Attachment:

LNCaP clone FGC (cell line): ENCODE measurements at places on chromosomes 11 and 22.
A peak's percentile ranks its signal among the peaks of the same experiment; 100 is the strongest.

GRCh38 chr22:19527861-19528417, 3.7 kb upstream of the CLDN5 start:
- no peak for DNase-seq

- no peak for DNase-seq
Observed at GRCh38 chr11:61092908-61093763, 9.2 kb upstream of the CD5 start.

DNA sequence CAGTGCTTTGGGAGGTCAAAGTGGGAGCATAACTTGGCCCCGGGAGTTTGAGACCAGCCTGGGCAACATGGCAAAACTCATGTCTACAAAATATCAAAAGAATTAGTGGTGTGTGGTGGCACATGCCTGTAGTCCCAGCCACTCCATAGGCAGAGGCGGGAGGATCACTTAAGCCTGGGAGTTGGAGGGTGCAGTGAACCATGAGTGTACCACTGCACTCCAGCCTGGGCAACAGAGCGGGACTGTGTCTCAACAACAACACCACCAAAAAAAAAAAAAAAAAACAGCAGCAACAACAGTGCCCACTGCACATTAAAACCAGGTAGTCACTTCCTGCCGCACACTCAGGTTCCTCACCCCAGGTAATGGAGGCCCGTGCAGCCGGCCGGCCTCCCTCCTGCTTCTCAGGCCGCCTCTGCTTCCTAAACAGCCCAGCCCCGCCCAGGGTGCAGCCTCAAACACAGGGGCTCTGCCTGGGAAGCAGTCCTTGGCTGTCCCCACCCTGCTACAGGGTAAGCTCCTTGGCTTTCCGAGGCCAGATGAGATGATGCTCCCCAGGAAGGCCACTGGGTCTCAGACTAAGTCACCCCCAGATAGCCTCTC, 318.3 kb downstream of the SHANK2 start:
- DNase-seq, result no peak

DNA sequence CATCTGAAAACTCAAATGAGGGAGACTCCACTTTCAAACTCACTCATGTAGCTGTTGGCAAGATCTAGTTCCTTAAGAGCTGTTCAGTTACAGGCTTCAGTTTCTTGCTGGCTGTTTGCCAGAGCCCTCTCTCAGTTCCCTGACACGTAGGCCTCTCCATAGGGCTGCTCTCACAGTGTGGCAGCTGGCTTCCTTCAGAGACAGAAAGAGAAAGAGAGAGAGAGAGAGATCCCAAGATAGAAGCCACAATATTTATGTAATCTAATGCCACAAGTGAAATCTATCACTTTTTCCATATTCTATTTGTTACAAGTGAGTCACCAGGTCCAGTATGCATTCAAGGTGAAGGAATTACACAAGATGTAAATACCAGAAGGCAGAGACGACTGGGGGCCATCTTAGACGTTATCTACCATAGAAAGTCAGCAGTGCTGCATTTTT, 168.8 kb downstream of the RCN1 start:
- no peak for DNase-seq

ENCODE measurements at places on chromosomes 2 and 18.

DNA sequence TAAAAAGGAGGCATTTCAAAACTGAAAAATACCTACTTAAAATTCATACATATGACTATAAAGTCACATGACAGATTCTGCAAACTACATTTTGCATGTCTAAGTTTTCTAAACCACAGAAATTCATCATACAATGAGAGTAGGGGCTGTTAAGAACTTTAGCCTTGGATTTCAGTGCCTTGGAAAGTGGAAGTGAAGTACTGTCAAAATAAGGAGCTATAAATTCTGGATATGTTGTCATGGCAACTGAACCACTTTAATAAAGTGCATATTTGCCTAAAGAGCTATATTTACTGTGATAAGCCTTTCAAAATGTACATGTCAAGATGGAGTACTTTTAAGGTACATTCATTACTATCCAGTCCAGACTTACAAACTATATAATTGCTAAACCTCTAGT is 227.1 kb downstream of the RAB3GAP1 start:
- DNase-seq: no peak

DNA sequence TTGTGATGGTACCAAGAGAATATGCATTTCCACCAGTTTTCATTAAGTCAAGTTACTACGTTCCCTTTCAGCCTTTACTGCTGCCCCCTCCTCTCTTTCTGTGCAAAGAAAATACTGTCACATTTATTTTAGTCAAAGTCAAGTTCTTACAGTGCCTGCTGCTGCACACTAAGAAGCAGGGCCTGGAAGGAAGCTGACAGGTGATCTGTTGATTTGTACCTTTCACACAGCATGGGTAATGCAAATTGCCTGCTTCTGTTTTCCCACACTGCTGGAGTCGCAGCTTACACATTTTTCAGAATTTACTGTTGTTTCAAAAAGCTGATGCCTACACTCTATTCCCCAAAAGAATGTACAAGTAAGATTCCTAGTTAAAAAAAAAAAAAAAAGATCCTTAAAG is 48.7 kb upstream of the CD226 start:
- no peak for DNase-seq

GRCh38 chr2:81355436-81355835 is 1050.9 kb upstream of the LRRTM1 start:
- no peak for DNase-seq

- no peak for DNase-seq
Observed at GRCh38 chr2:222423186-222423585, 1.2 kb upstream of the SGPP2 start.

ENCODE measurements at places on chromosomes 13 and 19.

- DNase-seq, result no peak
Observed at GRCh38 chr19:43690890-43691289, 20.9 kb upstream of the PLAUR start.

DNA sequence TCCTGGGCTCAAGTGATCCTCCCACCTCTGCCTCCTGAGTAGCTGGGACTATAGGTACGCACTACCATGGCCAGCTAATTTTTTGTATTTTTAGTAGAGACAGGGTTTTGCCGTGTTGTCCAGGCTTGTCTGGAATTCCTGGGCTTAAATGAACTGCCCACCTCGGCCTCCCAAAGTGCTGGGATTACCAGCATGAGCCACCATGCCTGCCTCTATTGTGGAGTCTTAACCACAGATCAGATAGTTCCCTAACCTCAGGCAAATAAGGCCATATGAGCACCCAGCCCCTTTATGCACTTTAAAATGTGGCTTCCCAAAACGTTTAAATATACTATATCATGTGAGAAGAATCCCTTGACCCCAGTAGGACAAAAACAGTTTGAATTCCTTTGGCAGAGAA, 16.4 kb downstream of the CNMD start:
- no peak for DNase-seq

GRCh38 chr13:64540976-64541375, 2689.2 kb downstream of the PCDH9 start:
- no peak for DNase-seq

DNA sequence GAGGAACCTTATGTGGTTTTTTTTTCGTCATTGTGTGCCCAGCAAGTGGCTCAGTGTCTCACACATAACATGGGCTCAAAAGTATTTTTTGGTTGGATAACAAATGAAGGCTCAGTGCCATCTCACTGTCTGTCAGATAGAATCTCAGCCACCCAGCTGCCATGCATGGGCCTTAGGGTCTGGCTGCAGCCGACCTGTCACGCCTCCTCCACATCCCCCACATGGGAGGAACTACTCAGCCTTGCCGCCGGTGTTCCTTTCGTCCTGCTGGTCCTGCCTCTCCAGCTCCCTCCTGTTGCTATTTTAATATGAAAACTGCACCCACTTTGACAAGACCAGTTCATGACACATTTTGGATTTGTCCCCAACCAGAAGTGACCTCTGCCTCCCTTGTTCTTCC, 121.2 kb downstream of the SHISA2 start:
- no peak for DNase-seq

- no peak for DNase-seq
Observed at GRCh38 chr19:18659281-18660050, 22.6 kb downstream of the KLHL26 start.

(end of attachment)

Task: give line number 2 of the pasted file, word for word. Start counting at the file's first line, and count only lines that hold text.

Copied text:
A peak's percentile ranks its signal among the peaks of the same experiment; 100 is the strongest.